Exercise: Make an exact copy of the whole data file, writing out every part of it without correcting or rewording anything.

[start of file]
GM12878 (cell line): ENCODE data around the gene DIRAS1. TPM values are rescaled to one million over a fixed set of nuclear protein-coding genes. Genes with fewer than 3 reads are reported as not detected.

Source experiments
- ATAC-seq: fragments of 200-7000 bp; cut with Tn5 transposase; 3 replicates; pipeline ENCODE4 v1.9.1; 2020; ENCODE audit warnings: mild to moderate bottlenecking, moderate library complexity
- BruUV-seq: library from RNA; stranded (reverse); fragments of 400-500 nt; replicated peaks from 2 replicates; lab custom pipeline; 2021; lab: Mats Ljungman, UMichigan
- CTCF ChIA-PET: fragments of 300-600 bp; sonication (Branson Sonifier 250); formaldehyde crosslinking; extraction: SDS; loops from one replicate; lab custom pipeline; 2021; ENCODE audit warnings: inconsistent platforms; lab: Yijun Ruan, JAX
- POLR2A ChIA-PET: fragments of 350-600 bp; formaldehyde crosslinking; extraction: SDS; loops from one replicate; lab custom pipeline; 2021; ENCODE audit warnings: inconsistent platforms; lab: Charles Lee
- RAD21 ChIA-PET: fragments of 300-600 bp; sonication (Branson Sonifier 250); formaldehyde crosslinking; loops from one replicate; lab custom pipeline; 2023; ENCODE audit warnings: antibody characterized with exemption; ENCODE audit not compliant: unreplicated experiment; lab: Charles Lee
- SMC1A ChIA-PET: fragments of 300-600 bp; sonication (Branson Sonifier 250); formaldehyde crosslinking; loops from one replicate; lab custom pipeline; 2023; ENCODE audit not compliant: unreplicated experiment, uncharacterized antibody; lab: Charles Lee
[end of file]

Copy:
GM12878 (cell line): ENCODE data around the gene DIRAS1. TPM values are rescaled to one million over a fixed set of nuclear protein-coding genes. Genes with fewer than 3 reads are reported as not detected.

Source experiments
- ATAC-seq: fragments of 200-7000 bp; cut with Tn5 transposase; 3 replicates; pipeline ENCODE4 v1.9.1; 2020; ENCODE audit warnings: mild to moderate bottlenecking, moderate library complexity
- BruUV-seq: library from RNA; stranded (reverse); fragments of 400-500 nt; replicated peaks from 2 replicates; lab custom pipeline; 2021; lab: Mats Ljungman, UMichigan
- CTCF ChIA-PET: fragments of 300-600 bp; sonication (Branson Sonifier 250); formaldehyde crosslinking; extraction: SDS; loops from one replicate; lab custom pipeline; 2021; ENCODE audit warnings: inconsistent platforms; lab: Yijun Ruan, JAX
- POLR2A ChIA-PET: fragments of 350-600 bp; formaldehyde crosslinking; extraction: SDS; loops from one replicate; lab custom pipeline; 2021; ENCODE audit warnings: inconsistent platforms; lab: Charles Lee
- RAD21 ChIA-PET: fragments of 300-600 bp; sonication (Branson Sonifier 250); formaldehyde crosslinking; loops from one replicate; lab custom pipeline; 2023; ENCODE audit warnings: antibody characterized with exemption; ENCODE audit not compliant: unreplicated experiment; lab: Charles Lee
- SMC1A ChIA-PET: fragments of 300-600 bp; sonication (Branson Sonifier 250); formaldehyde crosslinking; loops from one replicate; lab custom pipeline; 2023; ENCODE audit not compliant: unreplicated experiment, uncharacterized antibody; lab: Charles Lee